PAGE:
(CBS News) Warnings aboutgave people just 26 minutes to prepare for impact. That's actually more than double the average warning time. When people have more notice to get into a safe place, there usually are more lives saved when the disaster strikes.
That's why the National Weather Service is getting a $25 million bump in its budget to update its computer mapping system. It will increase the agency's computing power by 25 times, which is sorely needed.
Jeffrey Kluger, science editor for Time magazine, explained on "CBS This Morning: Saturday" that one of the key reasons this for this budget increase is that the United States has fallen far behind other counties in its ability to predict weather patterns.
"The Europeans have taken the lead over us. During Hurricane Sandy last year, the U.S. weather service was not able to predict the left hook Sandy made into New Jersey," he said. "We had the track of the hurricane staying off the East Coast. It was the Europeans who helped the U.S. predict this."
Kluger believes that the United States needs to get back up to the position of leadership in order to "look out for our own country."
While $25 million might seem like a lot to the average American, Kluger explained that it is nothing compared to how much it will help the United States deal with natural disasters. The money will provide an update to two separate computer systems, one in Reston, Va., and one in Silver Spring, Md.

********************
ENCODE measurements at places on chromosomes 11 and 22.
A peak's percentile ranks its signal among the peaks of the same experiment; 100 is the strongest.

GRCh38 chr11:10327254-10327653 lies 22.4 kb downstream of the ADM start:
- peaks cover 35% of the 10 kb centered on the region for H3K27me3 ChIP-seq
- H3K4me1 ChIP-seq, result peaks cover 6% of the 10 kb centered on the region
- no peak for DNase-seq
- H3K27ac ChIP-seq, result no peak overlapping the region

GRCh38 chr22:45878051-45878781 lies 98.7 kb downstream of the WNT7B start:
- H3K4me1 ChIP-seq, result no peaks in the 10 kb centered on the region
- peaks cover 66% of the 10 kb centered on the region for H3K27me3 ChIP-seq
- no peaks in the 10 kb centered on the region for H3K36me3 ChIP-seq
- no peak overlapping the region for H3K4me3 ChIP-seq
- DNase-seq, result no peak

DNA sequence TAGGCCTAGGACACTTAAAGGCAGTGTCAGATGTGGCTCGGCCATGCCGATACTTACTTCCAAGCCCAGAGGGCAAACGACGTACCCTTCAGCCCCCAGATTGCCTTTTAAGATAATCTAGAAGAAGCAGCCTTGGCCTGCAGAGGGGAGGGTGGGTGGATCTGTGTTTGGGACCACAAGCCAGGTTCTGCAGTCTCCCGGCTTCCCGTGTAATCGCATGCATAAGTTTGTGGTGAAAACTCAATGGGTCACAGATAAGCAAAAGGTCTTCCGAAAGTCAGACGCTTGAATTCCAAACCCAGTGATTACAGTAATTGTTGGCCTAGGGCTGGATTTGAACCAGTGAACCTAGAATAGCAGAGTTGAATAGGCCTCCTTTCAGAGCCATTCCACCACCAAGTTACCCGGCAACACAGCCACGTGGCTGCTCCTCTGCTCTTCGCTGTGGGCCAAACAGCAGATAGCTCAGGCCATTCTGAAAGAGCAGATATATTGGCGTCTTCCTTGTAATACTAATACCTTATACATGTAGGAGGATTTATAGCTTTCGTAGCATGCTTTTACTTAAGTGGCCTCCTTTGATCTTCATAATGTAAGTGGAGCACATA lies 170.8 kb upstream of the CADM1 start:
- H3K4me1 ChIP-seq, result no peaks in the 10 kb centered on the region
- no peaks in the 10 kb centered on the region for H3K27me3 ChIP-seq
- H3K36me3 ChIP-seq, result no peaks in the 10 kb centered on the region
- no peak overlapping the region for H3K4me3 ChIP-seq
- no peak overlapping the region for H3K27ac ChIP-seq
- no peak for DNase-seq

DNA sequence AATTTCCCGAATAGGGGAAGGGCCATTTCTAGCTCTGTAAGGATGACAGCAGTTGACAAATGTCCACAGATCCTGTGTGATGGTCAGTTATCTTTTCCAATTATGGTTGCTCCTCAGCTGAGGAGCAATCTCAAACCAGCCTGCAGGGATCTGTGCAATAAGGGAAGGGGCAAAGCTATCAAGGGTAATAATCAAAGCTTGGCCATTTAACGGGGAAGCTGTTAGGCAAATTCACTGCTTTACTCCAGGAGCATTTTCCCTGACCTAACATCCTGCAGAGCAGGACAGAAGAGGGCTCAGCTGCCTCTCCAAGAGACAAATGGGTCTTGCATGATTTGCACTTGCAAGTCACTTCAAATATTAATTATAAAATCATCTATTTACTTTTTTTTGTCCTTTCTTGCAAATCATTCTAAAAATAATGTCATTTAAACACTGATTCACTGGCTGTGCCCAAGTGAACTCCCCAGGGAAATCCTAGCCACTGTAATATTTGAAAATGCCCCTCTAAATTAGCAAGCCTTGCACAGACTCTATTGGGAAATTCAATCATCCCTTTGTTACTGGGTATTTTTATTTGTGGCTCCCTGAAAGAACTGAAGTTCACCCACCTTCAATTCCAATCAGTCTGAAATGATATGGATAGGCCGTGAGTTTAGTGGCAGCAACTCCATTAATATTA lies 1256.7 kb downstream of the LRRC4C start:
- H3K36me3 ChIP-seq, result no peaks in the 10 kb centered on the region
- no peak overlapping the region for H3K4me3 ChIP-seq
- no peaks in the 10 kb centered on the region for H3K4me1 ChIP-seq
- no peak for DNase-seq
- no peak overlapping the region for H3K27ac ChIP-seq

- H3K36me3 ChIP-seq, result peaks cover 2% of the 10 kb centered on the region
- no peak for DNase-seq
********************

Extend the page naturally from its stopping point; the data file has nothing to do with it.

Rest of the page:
"It's pocketchange compared to what we spend on other weather service satellites," he said. "A single satellite is several hundred million dollars, so this is economical and a really effective way to get a bang for the buck."
The updates will ultimately bring sharper refinement and greater granularity to U.S. weather predictions, which will allow for more accurate forecasts. The scientists will be able to look deeper into weather patterns and have more accuracy for predicting what will happen. Kluger said the new system could have helped this past week in North Texas if it was in place.
"Tornadoes are very capricious. We couldn't have predicted the exact spot, but we would have been able to do a better job at saying these are the macro-weather patterns that are going to make the tornadoes hit," said Kluger.